Changing Shoes

“Joseph, being seventeen years old,.. was a boy with the sons of Bilhah and Zilpah, his father’s wives. [He] brought a bad report of them to their father… But when his brothers saw that their father loved him more than all his brothers, they hated him...

“[His brothers] saw him from afar, and… conspired against him… Let us kill him and throw him into one of the pits. Then we will say that a fierce animal has devoured him, and we will see what will become of his dreams…’ Reuben said, ‘Shed no blood; throw him into this pit here in the wilderness…’—that he might rescue him out of their hand to restore him to his father. 23 So when Joseph came to his brothers, they stripped him of his robe of many colors.., took him and threw him into a pit. The pit was empty…

“Then they sat down to eat. And looking up they saw a caravan coming from Gilead… on their way to Egypt. Judah said, ‘What profit is it if we kill our brother? Come, let us sell him to the Ishmaelites…’ His brothers listened to him. Then Midianite traders passed by. And they drew Joseph up out of the pit, and sold him to the Ishmaelites for twenty shekels of silver. They took Joseph to Egypt…” Genesis 37:1-2,4,18,20,22-28

“Joseph said to them,.. ‘If you are honest men, let one of your brothers remain confined where you are in custody, and let the rest go and carry grain for the famine of your households, and bring your youngest brother to me…’ Then they said to one another, ‘In truth we are guilty concerning our brother, in that we saw the distress of his soul, when he begged us and we did not listen. That is why this distress has come upon us.’” Genesis 42:18-21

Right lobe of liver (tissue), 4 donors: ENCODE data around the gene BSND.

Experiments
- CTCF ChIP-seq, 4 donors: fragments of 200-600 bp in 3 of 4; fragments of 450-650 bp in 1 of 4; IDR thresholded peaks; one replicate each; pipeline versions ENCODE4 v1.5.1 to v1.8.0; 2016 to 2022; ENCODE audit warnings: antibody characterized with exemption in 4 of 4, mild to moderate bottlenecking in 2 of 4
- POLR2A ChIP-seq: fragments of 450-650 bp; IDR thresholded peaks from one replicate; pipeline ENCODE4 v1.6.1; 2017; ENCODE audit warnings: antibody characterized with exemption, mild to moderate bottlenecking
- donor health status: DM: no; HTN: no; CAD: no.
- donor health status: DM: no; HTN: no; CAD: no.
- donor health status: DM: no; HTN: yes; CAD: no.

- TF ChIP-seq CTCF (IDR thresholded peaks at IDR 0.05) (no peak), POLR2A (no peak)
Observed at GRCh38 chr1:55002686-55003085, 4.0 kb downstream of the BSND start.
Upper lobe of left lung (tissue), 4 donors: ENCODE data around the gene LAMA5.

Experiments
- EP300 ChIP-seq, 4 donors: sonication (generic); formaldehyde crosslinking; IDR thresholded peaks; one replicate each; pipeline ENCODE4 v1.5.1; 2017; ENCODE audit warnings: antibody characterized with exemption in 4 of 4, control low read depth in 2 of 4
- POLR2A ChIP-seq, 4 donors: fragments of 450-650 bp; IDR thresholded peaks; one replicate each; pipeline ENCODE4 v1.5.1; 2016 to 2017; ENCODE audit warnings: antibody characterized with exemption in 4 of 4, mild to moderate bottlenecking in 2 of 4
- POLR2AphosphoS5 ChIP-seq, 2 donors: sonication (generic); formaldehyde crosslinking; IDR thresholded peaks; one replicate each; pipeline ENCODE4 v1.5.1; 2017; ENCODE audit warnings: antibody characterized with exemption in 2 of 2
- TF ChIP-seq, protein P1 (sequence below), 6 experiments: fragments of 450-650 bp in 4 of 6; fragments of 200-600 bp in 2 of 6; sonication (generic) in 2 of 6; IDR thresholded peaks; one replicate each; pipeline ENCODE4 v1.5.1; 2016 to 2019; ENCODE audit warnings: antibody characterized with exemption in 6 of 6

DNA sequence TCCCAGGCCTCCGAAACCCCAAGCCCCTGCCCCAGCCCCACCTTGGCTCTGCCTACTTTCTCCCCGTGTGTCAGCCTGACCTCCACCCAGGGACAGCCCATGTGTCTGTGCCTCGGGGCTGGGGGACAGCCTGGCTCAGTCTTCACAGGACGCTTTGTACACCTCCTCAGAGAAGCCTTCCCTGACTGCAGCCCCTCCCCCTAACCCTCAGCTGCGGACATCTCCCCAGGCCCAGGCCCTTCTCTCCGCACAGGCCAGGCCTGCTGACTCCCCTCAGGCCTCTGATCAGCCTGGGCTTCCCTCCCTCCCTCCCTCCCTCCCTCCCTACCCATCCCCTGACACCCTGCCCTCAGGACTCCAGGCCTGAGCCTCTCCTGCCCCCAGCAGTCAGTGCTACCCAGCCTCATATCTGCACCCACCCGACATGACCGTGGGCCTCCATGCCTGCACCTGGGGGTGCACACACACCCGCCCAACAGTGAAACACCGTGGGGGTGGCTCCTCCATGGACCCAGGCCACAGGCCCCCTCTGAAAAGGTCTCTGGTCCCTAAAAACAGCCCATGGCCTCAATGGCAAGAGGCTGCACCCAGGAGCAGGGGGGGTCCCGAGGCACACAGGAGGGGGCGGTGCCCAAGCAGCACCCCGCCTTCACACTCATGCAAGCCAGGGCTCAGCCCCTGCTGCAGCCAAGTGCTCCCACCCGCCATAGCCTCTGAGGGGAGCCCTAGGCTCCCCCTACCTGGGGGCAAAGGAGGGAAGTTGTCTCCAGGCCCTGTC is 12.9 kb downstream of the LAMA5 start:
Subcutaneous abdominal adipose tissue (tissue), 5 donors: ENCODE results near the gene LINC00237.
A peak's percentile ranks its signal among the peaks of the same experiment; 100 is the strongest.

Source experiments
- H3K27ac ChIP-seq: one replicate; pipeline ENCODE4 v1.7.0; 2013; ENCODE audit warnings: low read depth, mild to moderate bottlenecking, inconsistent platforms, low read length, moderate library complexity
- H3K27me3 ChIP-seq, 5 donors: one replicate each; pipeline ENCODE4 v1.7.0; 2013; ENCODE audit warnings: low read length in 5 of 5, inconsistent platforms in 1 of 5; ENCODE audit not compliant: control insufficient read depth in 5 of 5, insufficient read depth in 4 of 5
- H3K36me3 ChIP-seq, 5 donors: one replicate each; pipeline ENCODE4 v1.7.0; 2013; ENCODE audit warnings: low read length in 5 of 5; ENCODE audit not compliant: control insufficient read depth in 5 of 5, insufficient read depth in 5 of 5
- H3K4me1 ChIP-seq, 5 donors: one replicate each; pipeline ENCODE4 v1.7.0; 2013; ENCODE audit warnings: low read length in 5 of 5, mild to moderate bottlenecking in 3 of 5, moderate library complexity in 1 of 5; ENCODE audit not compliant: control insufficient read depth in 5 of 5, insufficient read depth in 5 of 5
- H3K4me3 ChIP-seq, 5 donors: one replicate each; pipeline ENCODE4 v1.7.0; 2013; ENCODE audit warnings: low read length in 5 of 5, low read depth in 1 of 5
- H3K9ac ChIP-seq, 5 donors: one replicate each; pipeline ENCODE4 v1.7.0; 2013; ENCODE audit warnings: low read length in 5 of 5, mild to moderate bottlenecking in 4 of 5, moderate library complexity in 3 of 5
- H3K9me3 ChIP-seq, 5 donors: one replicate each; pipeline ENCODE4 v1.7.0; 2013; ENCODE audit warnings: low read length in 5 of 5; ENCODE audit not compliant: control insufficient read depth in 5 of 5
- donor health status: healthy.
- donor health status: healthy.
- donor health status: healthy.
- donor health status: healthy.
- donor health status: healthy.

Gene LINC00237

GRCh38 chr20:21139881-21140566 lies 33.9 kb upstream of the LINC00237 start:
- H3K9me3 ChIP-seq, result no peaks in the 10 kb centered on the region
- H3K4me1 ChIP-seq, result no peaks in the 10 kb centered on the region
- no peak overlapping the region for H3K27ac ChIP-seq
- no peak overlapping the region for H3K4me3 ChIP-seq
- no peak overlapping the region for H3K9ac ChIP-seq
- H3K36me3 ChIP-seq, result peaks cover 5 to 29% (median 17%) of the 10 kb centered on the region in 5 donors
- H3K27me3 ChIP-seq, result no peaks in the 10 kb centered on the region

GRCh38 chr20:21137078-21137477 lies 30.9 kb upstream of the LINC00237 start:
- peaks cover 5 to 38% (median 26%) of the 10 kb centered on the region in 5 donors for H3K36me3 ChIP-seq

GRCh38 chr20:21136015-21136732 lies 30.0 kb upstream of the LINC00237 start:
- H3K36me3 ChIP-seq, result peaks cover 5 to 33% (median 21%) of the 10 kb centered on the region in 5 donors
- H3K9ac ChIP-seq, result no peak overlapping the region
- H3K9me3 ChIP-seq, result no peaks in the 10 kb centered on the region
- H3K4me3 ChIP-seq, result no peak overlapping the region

The initial account of Joseph’s mistreatment is factual, and we catch the contagious hatred and bitterness, and the frenzy of cruelty and greed involved in his capture and ‘sale’ by his siblings. But years later in the story those brothers fess up. So taken with their wicked opportunity at the time, every impulse went to fleshing out their evil inclination, to revenge against this favorite of their father. We sense not a thought triggered as to how Joseph suffered, what he endured. But time brings back memories, and mental images emblazoned on their hearts unveiled Joseph’s “distress of soul” they’d fiendishly and selfishly ignored. His pleading still echoed, and stung, in their ears, and time only turned up the volume.

In our day to day, do we get caught up in emotion, quick decisions, crowd-think and mob-do that prevent us from recognizing the gravity of our actions? Do we let a sense of urgency, a need to be accepted, or an impulse to be busy, push us ahead of or beyond thoughtfulness? Doing so leaves us with mismatched socks, feet that run into selfish muddles and ruin. (Proverbs 6:16-18; Isaiah 59:7)

Would we early and carefully order our mind in God’s word, set right our heart, and be saturated with the Spirit before setting out? Would we untie our tendency to haste, discard thoughtlessness, and put on the readiness of the gospel? (Ephesians 5:18; 6:15)

Father, teach me to take time to consider my ways and connect Your truth as my filter. May I never run swiftly after anything, or anyone, but Thee.

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